As you can see, Hamline And UC San Diego offer the shortest path to a certificate with UC San Diego being the cheapest. It looks like the UC San Diego Certificate is geared to get a student started quickly and allow them to take other courses as needed. UCLA also offers an abbreviated form of its certificate that requires only 3 courses and 1 elective.
One thing to watch out for is discounts offered based on HECA or IECA membership. More on the professional organizations in another post.
Courses offered by Program
You can see the courses available in the table below. I wanted to be able to compare course offering so I’ve added some color coding. Bold, red text indicates required courses. I tried to have those all listed at the top.
However, I also wanted to be able to identify which courses were common across all of the programs. So I added colored backgrounds to rows with common courses. There’s really nothing significant about the colors, I just needed different shades for the different type of courses. The “Sort” column just allows you to reset the table to the original order after sorting.
After going through this process, it’s obvious that UC Irvine has a strong focus on college counseling for IECs. I’m sure there are people out there who are thinking, “well of course, it was designed by x, y, and z who are leaders in IEC development.” Just remember, that’s not the background I’m coming from. I’m still figuring all of this out.
With the exception of Rice, all offer, and the UC’s require, a practicum in College Counseling. Some sort of financial aid course is required for all programs except for Hamline. All of the College Counseling certificates except for UC Irvine require courses related to principles of college counseling and college admissions. I think these concepts are covered in two other required classes for the UC Irvine program. However, I didn’t include them since I think the focus is significantly different enough that they should stand by themselves.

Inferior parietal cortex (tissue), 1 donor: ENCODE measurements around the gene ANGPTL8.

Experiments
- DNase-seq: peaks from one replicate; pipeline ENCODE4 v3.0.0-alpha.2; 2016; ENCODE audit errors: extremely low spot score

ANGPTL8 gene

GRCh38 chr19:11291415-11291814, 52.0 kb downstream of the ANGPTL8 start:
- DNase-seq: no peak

Four of the programs require courses related to career counseling and three offer courses at business development. You can find electives in college counseling for international students at three of the programs. Only one program, UC Riverside, offers and actually requires a course on ethical issues for its College Counseling Certificate.
Of course, as I mentioned in the beginning, classes and subject material aren’t the only reasons to select a program. Two related reasons are for the actual credential and networking opportunities. The credential can help in developing your business. Regardless of how valuable you actually find the program, there will be families that will feel reassured by the presence of a college counseling certificate. Is there enough name recognition outside of college admissions professionals for the specific program to make a difference? I sincerely hope not.
The certificate can also help you meet the requirements for membership to a professional organization. They essentially substitute for experience for HECA and IECA membership. HECA will only accept certificates from certain programs which is one way of narrowing your choices.
As for the networking aspect, I think a lot of this will still ultimately depend on the student. UCLA may have the oldest program and subsequently the largest alumni network, but it’s really on the student to make use of it. And how much of that networking can also take place through professional organizations? Hey, again, an interesting parallel to students selecting undergraduate programs.
Alternatives to Certificates
There’s a third way of acquiring the necessary information and skills for college counseling outside of an institution of higher education. All three of the major professional organizations associated with college counseling offer annual conferences with valuable information sessions. NACAC and IECA provide continuing education credit which can be an added incentive for those in jobs or professions that require CE credits. Besides its conference, IECA offers an in-person summer training institute that lasts a week.
While I’m sure all of these organizations offer valuable information through their conferences, this strikes me more of a hit or miss type proposition in terms of establishing a foundation for your practice. I could see this being a viable, faster, and potentially much cheaper option for those coming directly out of a high school counseling or college admissions position.